Man caught urinating kills girl as India deals with an eternal problem
(Any opinions expressed here are those of the author, and do not necessarily reflect the opinions of Thomson Reuters)
Indians don’t like it, but they live with it: the daily sight of people urinating, defecating and spitting in public. Most of us cringe and look away.
One woman who didn’t was Sadmani Khan, who scolded her neighbour Javed for urinating on the stairs of their home. Javed, according to an interview with Sadmani’s husband Aslam Khan, was “drunk stiff” when he relieved himself, according to an interview in the New York Times.
She argued with the man, who threatened to kill her, according to media reports. He came back with a gun and shot her and her 17-year-old daughter Binno in their home. The daughter died.
Such a tragedy is not the outcome of most of these encounters. But you can be sure that people will think about the possibility the next time they walk the streets of their towns and cities.
In the evening, when I step out of the office for a chai break a stone’s throw from Connaught Place in the heart of Delhi, my colleagues and I can’t ignore the nausea-inducing stench of human urine in the air.
The New Delhi Municipal Council (NDMC) website says there is a fine of 50 rupees, 90 cents in the United States, for urinating in public – an insignificant amount for all but the poorest people. But penalties are just one side of the story. Enforcement remains the bigger problem.
The Delhi Metro, for example, stands out as a result of what happens when high standards of cleanliness are enforced. Getting to the station platform through security might feel a bit like going through the patdown before an international flight, but the results of the heavy security presence are apparent. The metro stations are as clean as the best in the world, if not more so. You would think twice before spitting at the very least.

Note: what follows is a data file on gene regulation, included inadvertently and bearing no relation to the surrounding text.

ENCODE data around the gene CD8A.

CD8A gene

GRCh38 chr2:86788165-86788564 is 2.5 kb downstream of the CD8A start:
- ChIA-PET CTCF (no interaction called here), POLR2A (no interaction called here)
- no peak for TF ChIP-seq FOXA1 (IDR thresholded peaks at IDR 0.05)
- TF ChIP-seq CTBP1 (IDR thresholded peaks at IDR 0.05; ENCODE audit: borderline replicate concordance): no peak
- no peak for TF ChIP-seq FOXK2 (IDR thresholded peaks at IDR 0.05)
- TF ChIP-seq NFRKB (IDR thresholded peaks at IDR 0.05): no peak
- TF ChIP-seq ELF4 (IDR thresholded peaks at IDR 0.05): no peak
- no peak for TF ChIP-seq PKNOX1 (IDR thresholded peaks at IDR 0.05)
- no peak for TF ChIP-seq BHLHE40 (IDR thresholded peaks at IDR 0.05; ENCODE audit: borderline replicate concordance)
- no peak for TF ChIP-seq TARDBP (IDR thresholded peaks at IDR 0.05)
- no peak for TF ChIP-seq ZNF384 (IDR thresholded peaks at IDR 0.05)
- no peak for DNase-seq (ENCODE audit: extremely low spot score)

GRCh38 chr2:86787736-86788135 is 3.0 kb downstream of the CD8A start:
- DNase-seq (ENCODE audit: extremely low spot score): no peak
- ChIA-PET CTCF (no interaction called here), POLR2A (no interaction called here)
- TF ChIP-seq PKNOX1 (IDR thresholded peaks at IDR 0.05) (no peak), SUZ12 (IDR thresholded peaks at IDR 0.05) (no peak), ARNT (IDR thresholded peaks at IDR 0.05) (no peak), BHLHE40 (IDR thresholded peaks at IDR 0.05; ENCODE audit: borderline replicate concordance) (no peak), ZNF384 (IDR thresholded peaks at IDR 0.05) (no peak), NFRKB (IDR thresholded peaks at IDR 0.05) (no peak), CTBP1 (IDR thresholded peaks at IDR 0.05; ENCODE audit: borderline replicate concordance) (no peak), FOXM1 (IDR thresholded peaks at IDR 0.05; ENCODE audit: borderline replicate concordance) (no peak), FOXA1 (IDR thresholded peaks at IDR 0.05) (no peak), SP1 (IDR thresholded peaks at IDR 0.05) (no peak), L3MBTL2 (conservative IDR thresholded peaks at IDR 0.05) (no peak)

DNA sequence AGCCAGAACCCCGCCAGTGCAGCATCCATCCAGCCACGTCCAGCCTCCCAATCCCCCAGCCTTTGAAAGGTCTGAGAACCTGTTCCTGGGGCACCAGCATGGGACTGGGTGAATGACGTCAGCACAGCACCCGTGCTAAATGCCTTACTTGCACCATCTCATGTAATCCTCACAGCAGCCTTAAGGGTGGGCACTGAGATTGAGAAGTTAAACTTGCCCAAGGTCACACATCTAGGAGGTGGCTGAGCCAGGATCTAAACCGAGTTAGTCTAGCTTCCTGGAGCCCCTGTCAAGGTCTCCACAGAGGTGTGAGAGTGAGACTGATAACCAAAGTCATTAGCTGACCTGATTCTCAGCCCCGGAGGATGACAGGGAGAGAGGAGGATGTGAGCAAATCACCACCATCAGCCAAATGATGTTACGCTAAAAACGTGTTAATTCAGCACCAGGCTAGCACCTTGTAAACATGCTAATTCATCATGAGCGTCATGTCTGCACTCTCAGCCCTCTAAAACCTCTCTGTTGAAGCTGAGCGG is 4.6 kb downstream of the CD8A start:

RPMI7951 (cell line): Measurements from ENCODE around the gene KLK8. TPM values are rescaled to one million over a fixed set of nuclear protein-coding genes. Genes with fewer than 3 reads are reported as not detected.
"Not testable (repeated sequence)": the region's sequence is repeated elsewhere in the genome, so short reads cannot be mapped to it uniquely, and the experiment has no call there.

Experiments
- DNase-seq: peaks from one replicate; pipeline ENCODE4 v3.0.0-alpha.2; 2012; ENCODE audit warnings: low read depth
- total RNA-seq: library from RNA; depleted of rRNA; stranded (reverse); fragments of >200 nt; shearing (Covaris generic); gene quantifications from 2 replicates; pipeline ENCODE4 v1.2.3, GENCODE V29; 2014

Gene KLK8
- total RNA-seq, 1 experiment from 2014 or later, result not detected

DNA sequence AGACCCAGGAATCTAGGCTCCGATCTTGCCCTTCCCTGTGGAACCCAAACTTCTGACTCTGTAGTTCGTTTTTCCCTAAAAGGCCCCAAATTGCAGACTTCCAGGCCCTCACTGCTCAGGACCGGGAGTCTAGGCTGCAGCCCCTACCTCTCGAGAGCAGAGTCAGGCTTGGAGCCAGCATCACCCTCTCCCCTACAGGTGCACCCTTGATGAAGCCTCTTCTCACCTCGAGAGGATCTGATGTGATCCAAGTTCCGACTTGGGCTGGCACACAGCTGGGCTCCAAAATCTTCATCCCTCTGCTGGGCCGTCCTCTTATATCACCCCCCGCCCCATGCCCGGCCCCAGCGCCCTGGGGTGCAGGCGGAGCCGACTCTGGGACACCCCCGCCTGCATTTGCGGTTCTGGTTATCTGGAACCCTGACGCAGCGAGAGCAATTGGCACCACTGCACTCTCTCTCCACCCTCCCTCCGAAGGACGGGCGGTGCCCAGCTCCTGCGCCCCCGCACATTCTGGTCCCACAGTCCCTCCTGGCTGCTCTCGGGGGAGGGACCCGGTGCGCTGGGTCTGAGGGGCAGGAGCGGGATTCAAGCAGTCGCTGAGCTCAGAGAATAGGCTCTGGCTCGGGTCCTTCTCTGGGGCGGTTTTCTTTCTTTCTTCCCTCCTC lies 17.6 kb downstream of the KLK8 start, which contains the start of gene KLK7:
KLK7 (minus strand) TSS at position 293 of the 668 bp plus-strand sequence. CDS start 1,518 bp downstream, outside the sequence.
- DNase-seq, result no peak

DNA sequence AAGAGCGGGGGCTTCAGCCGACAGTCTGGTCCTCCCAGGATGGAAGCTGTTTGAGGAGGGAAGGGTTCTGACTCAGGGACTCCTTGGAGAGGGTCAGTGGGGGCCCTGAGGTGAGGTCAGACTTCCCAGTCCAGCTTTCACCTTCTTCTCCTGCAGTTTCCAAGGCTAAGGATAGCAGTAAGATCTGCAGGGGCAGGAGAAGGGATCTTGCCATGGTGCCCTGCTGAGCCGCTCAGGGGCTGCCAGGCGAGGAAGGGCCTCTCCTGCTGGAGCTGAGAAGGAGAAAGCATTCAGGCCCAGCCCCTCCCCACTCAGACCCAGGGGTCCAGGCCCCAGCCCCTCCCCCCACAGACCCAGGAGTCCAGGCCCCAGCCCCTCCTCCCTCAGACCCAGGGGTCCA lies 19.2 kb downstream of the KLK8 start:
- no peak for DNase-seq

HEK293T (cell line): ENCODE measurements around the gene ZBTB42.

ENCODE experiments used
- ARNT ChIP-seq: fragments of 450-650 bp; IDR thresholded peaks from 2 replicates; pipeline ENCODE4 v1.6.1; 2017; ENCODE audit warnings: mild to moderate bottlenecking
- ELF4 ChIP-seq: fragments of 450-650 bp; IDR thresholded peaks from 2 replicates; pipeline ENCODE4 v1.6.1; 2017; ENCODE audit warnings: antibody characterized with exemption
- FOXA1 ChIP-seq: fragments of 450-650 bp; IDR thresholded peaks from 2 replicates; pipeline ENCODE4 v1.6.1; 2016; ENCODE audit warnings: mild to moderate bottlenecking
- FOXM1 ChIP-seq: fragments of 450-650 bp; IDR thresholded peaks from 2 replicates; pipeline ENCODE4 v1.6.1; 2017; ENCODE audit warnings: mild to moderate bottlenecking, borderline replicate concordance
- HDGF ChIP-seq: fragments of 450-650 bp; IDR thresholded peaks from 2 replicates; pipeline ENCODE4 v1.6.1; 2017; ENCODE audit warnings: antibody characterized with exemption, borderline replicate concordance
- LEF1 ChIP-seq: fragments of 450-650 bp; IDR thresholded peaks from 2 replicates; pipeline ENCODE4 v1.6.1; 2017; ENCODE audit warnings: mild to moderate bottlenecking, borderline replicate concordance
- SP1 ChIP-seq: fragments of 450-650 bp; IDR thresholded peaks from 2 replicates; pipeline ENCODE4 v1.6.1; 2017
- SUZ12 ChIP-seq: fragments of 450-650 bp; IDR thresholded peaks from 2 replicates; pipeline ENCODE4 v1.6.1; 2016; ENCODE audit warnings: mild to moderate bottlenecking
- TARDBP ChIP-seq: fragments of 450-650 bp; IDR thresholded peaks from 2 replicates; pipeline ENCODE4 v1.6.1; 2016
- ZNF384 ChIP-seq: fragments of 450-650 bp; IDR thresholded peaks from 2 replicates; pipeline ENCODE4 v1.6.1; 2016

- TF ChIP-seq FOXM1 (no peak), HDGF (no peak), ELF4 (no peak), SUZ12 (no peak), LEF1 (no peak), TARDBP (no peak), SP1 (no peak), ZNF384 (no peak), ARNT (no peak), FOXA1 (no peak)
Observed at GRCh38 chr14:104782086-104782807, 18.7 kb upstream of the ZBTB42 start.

The penalties are stringent too. Defacing the metro stations and trains can get you six months in jail, and the fines are up to 1,000 rupees, or $18. But most people, no matter how much they make, consider that fine too steep to pay.
How can we adopt those measures to the common spaces of Delhi? How can we make it easier for people to get access to toilets instead of using train tracks, open sewers, boundary walls and the street?
We cannot forget that poor people living in slums and homes without sanitation facilities, running water and so on, don’t have much of a choice about where to void themselves. Public facilities that do exist often are unusable because they are filthy.
What if the government and other civic agenices hired volunteers who could use cameras and go on foot patrols? They could call the nearest police station and offer photographic evidence. It would put people to work, though the logistics would require some serious work.
Another option is public shaming, like MTV’s Cyrus Broacha once did as part of his Bakra series. Or, we can follow what a Rajasthan district is planning to do – a musical embarrassment by playing drums behind the back of people who are urinating. Maybe there’s a way to institutionalize this kind of operation.
Civic bodies should impose heavy fines and come up with various campaigns to make sure that people understand these penalties. The police did that to deter drunk driving in 2012, and the results are impressive — nearly every third person caught driving drunk in Delhi has served jail time. That’s 5,093 people, according to the Times of India.
Delhi’s authorities, not to mention civic bodies throughout India, must work to fix this problem. There is often a lot of talk about it, especially when an incident makes the news. And once they have done that, perhaps it’s time to revisit the real tragedy in the story of Binno Khan: guns. Why did Javed have one? Why did he think that it was OK to use it? What can we do about that?